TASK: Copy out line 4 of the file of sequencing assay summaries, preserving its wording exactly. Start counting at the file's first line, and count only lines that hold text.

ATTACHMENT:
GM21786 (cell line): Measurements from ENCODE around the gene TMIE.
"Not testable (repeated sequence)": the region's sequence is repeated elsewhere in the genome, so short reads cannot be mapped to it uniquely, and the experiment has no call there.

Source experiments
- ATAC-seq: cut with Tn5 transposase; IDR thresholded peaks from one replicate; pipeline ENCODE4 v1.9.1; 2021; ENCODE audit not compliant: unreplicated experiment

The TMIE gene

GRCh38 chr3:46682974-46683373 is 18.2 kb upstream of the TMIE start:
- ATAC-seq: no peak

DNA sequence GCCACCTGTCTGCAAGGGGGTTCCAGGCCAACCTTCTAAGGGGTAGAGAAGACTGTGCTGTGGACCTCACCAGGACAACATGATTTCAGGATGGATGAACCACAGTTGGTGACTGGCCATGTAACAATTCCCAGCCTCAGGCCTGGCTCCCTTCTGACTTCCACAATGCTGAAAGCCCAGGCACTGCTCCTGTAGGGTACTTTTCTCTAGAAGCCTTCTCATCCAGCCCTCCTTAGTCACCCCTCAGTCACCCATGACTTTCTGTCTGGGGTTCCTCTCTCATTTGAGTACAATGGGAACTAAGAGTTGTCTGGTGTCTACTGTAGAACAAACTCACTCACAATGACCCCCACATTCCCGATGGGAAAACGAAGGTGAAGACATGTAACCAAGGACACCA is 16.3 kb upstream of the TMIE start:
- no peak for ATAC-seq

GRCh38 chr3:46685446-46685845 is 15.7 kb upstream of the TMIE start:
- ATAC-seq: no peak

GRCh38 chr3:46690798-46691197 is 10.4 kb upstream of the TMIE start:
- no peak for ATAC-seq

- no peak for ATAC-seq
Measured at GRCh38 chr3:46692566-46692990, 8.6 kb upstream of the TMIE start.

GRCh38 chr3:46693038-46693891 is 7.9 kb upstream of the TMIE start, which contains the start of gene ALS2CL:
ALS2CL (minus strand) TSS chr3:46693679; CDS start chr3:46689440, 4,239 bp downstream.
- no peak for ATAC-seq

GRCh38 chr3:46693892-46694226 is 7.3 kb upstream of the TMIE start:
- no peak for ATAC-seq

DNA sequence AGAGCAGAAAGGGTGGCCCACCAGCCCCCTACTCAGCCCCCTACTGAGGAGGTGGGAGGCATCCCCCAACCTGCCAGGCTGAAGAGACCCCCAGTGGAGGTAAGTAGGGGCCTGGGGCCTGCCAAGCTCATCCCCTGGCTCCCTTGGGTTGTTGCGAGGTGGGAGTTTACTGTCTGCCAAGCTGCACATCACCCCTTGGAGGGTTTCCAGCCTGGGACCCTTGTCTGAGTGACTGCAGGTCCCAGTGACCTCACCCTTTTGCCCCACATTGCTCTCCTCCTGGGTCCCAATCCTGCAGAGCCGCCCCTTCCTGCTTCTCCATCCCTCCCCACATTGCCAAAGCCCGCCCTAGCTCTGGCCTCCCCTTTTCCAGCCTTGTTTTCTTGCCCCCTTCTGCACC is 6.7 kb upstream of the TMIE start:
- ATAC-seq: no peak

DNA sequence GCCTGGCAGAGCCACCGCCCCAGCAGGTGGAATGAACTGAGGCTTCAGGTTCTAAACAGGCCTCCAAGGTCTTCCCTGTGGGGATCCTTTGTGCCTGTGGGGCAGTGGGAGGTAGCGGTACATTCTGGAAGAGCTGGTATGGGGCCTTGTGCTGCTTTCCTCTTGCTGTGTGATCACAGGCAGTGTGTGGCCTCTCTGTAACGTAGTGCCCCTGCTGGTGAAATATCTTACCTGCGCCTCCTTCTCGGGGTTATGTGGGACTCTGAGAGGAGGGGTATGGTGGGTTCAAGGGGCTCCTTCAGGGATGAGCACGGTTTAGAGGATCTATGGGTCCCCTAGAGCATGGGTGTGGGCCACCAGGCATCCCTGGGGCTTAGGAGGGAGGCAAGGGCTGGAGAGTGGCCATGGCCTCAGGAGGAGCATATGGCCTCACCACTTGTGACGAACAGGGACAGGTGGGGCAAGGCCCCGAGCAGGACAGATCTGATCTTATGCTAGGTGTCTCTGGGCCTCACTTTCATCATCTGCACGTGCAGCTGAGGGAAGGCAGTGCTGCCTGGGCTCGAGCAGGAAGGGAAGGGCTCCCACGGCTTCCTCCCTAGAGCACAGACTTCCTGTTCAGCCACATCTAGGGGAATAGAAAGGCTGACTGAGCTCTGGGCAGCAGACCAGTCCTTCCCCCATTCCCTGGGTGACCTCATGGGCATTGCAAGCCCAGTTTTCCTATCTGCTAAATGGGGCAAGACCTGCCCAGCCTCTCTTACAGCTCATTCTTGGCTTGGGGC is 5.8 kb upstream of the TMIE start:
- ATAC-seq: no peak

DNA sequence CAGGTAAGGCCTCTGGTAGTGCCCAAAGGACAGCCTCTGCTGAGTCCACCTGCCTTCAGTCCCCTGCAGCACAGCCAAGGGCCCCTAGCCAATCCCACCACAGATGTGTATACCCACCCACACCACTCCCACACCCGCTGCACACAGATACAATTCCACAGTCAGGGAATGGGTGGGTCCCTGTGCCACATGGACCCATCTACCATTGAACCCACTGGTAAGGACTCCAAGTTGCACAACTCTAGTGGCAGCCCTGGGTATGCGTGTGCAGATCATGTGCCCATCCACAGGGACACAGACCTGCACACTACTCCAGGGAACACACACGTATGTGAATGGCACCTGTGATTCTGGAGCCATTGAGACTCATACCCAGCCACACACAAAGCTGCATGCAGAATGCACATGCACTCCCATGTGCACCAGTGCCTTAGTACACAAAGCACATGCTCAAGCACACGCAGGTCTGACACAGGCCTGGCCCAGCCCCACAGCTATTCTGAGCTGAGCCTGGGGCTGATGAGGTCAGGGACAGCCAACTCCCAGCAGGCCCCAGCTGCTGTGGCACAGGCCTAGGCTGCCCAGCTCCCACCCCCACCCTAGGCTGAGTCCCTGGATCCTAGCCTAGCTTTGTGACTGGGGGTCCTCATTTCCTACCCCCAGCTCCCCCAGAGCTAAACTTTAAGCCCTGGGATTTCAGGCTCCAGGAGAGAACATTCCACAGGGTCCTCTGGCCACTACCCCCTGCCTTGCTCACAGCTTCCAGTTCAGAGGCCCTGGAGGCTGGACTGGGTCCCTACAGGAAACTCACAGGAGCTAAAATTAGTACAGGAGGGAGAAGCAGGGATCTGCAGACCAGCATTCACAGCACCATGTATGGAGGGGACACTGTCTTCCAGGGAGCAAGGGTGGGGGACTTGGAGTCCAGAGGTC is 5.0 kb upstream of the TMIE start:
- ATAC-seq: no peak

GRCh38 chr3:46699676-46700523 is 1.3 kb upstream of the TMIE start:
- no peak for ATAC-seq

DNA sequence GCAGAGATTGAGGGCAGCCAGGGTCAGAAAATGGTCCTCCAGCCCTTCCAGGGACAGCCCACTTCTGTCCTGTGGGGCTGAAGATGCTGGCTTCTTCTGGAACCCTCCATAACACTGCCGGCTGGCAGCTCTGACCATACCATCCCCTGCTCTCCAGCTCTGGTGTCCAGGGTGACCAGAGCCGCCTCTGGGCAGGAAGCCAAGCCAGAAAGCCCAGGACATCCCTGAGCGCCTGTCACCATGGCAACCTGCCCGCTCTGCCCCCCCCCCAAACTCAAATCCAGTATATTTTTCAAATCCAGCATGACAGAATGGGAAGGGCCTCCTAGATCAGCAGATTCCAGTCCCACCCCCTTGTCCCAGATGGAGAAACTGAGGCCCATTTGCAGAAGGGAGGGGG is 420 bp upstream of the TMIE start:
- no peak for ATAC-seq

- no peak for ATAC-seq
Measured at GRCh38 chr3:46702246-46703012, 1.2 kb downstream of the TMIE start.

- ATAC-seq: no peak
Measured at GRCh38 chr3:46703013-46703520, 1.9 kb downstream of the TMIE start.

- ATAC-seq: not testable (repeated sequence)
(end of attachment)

- ATAC-seq: cut with Tn5 transposase; IDR thresholded peaks from one replicate; pipeline ENCODE4 v1.9.1; 2021; ENCODE audit not compliant: unreplicated experiment